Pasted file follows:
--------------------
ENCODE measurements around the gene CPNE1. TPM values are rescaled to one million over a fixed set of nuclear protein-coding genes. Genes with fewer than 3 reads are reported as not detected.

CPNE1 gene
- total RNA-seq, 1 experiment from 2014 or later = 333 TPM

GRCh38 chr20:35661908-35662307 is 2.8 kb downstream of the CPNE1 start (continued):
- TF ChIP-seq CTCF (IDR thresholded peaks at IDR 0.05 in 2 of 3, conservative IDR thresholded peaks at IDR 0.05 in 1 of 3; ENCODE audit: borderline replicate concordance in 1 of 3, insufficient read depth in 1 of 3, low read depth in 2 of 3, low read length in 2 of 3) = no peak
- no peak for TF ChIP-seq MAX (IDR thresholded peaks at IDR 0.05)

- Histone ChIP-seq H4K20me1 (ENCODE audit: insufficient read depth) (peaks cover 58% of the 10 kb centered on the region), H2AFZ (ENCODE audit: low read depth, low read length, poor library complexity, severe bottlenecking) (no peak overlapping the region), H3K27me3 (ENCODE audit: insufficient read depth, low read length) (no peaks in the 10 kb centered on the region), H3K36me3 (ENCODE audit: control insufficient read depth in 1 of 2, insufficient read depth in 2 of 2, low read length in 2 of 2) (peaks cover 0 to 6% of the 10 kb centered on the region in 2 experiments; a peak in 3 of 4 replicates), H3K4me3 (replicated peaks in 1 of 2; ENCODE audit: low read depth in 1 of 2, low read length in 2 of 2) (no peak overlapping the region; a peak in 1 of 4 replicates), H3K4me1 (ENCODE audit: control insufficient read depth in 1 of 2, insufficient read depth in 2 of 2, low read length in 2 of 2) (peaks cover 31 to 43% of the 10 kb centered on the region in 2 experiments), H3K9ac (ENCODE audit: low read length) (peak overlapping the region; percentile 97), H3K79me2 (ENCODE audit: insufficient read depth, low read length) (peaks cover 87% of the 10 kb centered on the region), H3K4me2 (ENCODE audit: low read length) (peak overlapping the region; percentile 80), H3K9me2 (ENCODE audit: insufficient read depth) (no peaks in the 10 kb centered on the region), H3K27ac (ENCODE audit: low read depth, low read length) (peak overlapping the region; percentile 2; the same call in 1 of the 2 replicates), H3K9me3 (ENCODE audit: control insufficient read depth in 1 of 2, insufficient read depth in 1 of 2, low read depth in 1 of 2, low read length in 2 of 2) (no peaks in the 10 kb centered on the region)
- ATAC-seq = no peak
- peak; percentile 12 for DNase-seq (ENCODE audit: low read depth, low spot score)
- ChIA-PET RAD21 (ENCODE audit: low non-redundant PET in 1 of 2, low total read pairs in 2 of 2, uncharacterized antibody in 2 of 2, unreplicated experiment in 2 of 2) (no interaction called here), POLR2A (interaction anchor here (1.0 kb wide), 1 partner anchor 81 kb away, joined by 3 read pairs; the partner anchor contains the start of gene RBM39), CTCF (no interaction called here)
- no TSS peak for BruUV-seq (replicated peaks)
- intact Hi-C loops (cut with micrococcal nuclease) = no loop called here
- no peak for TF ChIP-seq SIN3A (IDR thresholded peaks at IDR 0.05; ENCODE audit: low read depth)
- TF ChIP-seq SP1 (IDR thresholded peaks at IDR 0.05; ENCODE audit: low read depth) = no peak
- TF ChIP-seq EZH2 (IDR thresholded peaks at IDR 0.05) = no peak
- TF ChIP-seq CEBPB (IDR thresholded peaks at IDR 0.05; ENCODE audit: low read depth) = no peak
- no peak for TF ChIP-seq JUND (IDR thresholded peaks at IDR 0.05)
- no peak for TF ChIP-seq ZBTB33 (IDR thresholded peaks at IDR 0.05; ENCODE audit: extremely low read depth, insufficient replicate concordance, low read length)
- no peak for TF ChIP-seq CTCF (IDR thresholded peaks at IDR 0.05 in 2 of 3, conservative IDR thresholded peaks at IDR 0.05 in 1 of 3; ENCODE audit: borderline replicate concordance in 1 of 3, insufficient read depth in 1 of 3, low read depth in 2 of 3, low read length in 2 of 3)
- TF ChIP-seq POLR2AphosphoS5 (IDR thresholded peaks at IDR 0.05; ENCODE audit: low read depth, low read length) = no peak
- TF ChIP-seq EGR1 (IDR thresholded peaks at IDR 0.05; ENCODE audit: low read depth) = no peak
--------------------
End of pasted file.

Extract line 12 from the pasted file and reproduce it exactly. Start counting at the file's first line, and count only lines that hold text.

- intact Hi-C loops (cut with micrococcal nuclease) = no loop called here